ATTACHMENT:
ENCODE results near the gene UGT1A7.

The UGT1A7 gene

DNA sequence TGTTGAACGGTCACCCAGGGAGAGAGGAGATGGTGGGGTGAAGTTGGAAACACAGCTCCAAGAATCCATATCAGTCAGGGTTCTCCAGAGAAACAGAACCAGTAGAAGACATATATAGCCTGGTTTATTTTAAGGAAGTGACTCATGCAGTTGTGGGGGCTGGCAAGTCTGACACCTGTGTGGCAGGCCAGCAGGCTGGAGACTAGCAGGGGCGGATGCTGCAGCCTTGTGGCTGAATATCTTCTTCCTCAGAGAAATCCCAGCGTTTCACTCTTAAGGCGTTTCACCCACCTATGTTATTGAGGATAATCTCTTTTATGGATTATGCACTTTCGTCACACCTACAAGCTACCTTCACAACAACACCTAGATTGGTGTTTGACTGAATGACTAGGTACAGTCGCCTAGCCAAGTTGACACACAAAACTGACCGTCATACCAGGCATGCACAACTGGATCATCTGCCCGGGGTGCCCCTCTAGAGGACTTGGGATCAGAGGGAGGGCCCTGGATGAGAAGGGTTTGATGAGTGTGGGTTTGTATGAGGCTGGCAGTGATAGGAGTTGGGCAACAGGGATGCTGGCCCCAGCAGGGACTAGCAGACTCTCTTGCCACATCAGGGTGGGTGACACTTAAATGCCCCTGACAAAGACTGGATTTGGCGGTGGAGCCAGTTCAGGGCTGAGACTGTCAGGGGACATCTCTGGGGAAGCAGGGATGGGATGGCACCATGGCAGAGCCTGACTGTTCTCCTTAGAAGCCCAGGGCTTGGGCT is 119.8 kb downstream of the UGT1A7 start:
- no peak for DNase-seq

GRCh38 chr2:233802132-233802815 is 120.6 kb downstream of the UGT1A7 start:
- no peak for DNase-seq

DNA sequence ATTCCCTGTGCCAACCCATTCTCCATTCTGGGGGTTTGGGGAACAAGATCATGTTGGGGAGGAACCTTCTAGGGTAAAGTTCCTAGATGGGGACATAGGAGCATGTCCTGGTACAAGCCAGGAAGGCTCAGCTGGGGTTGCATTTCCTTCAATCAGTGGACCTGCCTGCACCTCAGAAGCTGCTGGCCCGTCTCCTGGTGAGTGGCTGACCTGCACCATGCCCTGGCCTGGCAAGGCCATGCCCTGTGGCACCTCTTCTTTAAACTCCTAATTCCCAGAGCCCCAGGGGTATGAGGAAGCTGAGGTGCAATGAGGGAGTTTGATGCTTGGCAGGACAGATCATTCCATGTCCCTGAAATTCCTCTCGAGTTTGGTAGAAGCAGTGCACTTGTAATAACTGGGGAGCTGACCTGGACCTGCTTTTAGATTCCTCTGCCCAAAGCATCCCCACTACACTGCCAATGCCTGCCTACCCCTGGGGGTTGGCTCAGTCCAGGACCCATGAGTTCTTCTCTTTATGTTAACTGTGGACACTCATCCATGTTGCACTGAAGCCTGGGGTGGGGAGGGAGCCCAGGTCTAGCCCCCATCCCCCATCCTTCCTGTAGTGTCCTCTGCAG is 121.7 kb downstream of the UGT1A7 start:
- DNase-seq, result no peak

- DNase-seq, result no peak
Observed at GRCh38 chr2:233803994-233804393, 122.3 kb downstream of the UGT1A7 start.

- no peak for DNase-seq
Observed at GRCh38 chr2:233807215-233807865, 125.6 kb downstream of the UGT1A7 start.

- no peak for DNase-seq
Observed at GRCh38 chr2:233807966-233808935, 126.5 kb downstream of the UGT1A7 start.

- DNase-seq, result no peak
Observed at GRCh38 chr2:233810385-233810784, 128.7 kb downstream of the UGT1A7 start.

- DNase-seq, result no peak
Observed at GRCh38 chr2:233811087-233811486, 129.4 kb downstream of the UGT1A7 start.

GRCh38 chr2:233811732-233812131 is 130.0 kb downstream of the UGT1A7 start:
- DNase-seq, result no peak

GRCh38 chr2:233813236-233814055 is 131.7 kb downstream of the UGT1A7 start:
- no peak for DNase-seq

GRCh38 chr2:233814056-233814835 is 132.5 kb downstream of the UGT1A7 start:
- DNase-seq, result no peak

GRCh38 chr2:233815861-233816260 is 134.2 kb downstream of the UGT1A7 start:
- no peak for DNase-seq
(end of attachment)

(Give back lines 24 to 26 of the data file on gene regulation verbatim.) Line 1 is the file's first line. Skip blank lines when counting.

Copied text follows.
- DNase-seq, result no peak

GRCh38 chr2:233815861-233816260 is 134.2 kb downstream of the UGT1A7 start:
- no peak for DNase-seq